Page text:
Once you've been told you have SSNHL, see an ENT as soon as possible. He or she may have you undergo imaging tests such as MRI to look further for a physical cause, like a tumor that may have initially been missed.

(In rare instances, vestibular schwannomas, benign growths on the nerve that connects the ear to the brain, may be the cause of SSNHL.) 

Some doctors may also order lab tests to look for markers of autoimmune disorders or viruses.

Most of the time, this is unnecessary. But in some cases, there may be a specific reason—if, for example, you also have a bull's-eye rash and your physician wants to rule out Lyme disease, which may cause sudden hearing loss. 

Get Treated Right

Although sudden hearing issues may resolve on their own in about half of those who experience one—usually in those with mild to moderate SSNHL—experts can't currently predict who will be among them, according to the AAO-HNSF. We do know that the up to 60 percent of people with SSNHL who also have vertigo may have a poorer prognosis, however.

So talk to your doctor about the benefits, potential risks, and possible effectiveness of treatment. 

The gold standard for sudden hearing loss has been corticosteroids, says Erika Woodson, M.D., an otolaryngologist at the Cleveland Clinic.

These medications work by reducing the inflammation and swelling thought to cause symptoms like hearing loss and dizziness. 

For SSNHL, steroids may be given in pill form or as an injection into the eardrum. Both ways are equally effective, according to a 2011 randomized trial published in the Journal of the American Medical Association.

There’s also some research to suggest combining both forms may be slightly more effective than one alone: A 2016 study published in the journal Otolaryngology-Head and Neck Surgery found that about 78 percent of people who received steroid injections into the eardrum along with "systemic" steroids (oral and IV) recovered their hearing, compared with only about 60 percent of those who received only systemic steroids.  

However, when it comes to steroids overall for SSNHL, "this guideline points out that they may not be that helpful," Schwartz says.

And like all medications, they have their side effects. “Oral steroids have more side effects, like weight gain, mood changes, and trouble sleeping,” explains Woodson. “Since oral steroids can also cause high blood pressure or blood sugar, I also tend to avoid it in people with heart disease or in diabetics.”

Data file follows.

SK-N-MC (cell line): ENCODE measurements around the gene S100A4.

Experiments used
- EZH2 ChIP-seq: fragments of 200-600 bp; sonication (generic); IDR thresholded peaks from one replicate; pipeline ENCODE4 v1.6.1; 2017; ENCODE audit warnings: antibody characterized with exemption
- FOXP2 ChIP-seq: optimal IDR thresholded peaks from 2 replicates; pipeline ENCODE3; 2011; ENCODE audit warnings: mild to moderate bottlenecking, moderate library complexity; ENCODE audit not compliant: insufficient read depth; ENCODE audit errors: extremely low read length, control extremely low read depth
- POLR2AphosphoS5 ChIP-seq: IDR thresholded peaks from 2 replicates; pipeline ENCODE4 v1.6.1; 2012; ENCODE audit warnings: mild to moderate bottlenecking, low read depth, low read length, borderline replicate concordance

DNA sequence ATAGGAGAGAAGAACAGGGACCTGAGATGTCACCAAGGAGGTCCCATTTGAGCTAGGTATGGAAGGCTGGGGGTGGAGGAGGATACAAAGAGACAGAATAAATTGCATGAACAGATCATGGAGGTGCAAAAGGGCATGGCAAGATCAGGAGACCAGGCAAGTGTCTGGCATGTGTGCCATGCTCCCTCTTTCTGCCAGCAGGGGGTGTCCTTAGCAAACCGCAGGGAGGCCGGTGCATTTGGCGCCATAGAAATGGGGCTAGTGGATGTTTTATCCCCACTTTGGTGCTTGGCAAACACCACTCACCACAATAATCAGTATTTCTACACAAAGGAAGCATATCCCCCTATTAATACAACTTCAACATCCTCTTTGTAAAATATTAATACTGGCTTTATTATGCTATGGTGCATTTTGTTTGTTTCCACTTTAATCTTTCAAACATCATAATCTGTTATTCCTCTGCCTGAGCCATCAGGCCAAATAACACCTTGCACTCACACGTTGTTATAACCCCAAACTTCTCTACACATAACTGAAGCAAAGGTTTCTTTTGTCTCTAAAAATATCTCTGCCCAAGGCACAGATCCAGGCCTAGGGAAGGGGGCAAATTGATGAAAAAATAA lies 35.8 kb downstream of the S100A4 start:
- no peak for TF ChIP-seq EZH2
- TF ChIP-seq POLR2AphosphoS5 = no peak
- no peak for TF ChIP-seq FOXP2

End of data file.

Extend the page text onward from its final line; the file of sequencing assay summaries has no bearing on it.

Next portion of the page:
If you and your doctor determine that steroids are a good option for you, you'll need to begin treatment fairly quickly. “We know that treatment is most effective if it’s started within two weeks of the onset of symptoms,” Schwartz says.

You may also want to ask your ENT about hyperbaric oxygen therapy (HBOT). This involves breathing pure oxygen in a special chamber as a way to boost oxygen to your ear and brain.

Studies on HBOT have been mixed, but some research suggests that doing it within two weeks of the onset of symptoms in combination with steroids or within four weeks in people who don’t respond to steroids may help people with SSNHL regain some lost hearing. The higher levels of oxygen may help repair any damage that has occurred to the inner ear, Schwartz says.

Some doctors also prescribe antiviral medications, but the AAO-HSNF doesn’t recommend routine use of these drugs because there’s no evidence of their benefit. 

Hearing Aids and More

If your hearing doesn’t improve within three months, your ENT can refer you back to an audiologist to get fitted for a hearing aid, or if your hearing loss is very severe, discuss the possibility of a cochlear implant, Schwartz says.

A cochlear implant is a small electronic device that is surgically implanted, that bypasses the damaged portions of your ear and stimulates your auditory nerve directly. 

For a hearing problem or tinnitus that lingers, your doctor may also recommend audiological rehabilitation, a multifaceted approach to improve your quality of life.

This may include everything from behavioral strategies (such as meditation for relaxation) to the use of assistive listening devices to training to help you maintain focus in noisy situations, according to the Hearing Loss Association of America.

Richard Einhorn, whose SSNHL wasn’t resolved by steroid treatment, ultimately turned to hearing aids for help. “Those first few weeks after I lost my hearing, while I was waiting for my hearing aid, were horrible: I literally could not hear anything on my right side,” he says. “The only way I could follow a conversation was to have people stand right by my left side, or if I was on the phone, to use a headset.”

For the last nine years, he has worn aids full-time. “They don’t solve all my problems, but now I can listen and compose music again, which is the most important thing to me,” he says.